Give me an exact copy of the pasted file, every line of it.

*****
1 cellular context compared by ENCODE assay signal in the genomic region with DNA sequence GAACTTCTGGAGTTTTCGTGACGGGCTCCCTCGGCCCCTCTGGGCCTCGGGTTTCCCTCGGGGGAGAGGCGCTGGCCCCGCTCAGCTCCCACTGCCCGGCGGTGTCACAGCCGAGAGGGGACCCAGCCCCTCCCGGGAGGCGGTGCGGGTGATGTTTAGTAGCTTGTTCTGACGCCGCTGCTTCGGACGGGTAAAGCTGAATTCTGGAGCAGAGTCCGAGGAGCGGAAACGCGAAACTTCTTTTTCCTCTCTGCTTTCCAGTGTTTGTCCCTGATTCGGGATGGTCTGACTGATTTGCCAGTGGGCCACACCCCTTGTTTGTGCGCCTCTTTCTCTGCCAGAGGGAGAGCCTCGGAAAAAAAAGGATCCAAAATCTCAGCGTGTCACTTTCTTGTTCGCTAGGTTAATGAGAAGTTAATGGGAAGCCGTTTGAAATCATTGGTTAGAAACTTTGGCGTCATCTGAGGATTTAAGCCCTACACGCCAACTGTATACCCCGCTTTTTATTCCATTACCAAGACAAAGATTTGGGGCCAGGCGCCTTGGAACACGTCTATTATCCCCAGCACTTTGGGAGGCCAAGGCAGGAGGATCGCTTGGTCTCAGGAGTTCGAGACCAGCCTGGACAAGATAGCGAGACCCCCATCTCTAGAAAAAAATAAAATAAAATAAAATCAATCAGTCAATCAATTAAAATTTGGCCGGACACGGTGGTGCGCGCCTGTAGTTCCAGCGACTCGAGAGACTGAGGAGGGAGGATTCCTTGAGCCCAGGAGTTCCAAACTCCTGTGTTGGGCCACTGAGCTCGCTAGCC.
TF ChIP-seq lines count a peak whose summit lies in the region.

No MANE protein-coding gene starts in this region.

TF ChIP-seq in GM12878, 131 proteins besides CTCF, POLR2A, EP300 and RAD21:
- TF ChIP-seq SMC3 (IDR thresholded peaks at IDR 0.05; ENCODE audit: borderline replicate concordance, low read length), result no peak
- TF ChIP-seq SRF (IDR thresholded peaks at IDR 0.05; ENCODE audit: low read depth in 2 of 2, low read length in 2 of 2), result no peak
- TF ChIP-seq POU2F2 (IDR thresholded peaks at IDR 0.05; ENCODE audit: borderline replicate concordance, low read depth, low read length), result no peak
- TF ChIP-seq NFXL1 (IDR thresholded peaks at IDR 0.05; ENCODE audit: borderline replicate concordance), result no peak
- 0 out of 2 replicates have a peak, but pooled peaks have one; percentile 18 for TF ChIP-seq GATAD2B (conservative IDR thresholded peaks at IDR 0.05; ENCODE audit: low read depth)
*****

1 cellular context compared by ENCODE assay signal in the genomic region with DNA sequence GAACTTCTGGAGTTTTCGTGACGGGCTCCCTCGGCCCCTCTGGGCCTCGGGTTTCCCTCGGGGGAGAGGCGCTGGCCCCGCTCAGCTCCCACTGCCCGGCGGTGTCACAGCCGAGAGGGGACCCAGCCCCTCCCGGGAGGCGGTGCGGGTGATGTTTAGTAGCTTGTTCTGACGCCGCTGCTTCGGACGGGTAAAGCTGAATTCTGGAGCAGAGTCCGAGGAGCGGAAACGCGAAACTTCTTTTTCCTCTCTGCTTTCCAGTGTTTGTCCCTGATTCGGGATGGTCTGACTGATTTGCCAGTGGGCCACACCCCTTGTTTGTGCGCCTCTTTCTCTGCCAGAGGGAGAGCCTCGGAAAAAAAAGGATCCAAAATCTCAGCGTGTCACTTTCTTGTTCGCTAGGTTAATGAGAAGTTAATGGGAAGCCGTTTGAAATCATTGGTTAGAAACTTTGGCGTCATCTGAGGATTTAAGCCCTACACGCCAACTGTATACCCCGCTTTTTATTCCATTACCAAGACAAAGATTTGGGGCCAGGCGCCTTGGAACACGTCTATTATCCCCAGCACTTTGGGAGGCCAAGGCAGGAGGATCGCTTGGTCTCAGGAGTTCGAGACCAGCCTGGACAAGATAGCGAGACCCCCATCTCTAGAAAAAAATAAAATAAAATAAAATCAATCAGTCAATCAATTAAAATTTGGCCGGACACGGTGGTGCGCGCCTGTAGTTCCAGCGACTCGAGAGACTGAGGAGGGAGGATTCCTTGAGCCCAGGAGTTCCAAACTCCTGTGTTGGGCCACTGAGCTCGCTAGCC.
TF ChIP-seq lines count a peak whose summit lies in the region.

No MANE protein-coding gene starts in this region.

TF ChIP-seq in GM12878, 131 proteins besides CTCF, POLR2A, EP300 and RAD21:
- TF ChIP-seq SMC3 (IDR thresholded peaks at IDR 0.05; ENCODE audit: borderline replicate concordance, low read length), result no peak
- TF ChIP-seq SRF (IDR thresholded peaks at IDR 0.05; ENCODE audit: low read depth in 2 of 2, low read length in 2 of 2), result no peak
- TF ChIP-seq POU2F2 (IDR thresholded peaks at IDR 0.05; ENCODE audit: borderline replicate concordance, low read depth, low read length), result no peak
- TF ChIP-seq NFXL1 (IDR thresholded peaks at IDR 0.05; ENCODE audit: borderline replicate concordance), result no peak
- 0 out of 2 replicates have a peak, but pooled peaks have one; percentile 18 for TF ChIP-seq GATAD2B (conservative IDR thresholded peaks at IDR 0.05; ENCODE audit: low read depth)